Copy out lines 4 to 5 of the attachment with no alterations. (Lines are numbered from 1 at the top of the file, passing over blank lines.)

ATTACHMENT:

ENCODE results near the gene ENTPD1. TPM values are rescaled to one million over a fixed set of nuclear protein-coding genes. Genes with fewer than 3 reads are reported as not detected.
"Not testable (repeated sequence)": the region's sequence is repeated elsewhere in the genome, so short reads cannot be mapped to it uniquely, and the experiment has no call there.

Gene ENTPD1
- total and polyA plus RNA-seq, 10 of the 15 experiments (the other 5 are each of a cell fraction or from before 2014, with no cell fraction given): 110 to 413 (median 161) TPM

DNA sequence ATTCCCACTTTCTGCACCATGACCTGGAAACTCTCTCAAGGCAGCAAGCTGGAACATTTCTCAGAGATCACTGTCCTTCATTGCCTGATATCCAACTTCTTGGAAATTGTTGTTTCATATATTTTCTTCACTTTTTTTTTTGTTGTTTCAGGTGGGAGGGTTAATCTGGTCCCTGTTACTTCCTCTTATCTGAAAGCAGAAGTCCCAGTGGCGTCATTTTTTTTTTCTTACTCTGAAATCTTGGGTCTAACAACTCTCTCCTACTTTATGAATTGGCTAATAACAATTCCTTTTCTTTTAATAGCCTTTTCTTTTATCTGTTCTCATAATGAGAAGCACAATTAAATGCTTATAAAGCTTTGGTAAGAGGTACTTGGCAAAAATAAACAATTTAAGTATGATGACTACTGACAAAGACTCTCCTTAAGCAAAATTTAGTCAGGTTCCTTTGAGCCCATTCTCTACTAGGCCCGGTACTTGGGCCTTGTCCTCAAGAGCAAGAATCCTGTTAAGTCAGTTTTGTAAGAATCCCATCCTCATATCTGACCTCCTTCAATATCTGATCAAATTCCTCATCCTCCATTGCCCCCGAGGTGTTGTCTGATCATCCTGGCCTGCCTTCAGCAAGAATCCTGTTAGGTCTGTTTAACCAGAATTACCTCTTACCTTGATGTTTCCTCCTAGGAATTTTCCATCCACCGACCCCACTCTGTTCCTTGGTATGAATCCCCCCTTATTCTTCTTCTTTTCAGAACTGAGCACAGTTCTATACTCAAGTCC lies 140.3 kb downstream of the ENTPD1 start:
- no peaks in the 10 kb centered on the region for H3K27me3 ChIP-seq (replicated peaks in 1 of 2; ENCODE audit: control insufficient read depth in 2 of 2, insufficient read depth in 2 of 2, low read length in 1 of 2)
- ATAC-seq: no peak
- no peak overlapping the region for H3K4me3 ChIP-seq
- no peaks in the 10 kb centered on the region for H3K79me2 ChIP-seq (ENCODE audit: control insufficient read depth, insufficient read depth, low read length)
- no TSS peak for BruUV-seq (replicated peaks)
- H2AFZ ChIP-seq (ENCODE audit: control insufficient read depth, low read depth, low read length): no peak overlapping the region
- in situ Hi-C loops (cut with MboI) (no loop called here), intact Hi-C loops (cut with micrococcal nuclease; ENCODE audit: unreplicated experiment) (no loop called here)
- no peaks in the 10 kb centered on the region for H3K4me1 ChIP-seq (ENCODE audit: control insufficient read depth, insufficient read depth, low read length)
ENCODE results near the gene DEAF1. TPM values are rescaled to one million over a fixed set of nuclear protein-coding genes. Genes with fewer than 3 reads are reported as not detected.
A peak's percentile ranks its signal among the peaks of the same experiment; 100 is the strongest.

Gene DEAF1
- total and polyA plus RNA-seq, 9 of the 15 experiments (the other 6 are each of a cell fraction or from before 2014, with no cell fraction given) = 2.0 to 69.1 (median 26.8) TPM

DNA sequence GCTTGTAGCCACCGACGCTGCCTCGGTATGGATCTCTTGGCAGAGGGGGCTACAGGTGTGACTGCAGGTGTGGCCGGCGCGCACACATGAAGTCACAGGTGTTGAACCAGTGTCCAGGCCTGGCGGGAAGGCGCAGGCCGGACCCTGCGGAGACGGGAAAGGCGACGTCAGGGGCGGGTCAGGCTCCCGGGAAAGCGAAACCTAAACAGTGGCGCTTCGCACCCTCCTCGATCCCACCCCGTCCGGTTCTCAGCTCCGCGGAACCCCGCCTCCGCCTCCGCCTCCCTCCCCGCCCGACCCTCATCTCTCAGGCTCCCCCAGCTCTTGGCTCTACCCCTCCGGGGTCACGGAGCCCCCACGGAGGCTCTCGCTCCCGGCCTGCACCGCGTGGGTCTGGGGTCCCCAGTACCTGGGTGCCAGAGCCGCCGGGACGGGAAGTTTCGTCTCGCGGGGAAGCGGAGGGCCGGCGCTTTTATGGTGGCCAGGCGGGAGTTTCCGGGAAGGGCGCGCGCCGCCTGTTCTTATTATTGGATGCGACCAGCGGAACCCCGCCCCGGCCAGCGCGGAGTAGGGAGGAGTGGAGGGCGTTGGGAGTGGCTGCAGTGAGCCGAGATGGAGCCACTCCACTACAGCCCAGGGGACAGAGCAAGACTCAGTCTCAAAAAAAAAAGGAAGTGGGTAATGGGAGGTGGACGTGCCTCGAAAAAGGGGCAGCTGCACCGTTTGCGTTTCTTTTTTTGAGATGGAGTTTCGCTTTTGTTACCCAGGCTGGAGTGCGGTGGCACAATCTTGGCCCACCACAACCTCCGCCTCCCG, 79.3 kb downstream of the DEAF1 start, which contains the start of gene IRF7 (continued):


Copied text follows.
- total and polyA plus RNA-seq, 10 of the 15 experiments (the other 5 are each of a cell fraction or from before 2014, with no cell fraction given): 110 to 413 (median 161) TPM

DNA sequence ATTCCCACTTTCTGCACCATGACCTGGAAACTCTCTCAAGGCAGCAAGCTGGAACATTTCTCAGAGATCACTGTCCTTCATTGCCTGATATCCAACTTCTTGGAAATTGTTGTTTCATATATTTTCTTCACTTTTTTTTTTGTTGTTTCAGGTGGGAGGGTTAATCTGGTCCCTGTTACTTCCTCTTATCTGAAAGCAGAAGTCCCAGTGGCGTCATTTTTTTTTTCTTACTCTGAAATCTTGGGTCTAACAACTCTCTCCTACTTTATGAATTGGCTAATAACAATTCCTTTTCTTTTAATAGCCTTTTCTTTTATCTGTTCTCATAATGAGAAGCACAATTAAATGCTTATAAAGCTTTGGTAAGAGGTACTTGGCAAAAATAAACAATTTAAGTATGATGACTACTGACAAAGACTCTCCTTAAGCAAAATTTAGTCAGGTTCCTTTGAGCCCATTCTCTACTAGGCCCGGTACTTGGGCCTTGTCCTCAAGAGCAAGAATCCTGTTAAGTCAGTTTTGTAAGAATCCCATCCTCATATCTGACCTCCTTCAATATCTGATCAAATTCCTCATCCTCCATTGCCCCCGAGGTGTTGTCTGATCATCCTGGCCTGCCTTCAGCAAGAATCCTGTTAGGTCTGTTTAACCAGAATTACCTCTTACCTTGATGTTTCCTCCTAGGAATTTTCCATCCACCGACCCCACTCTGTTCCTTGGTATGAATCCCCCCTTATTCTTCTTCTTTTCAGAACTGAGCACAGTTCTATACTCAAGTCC lies 140.3 kb downstream of the ENTPD1 start: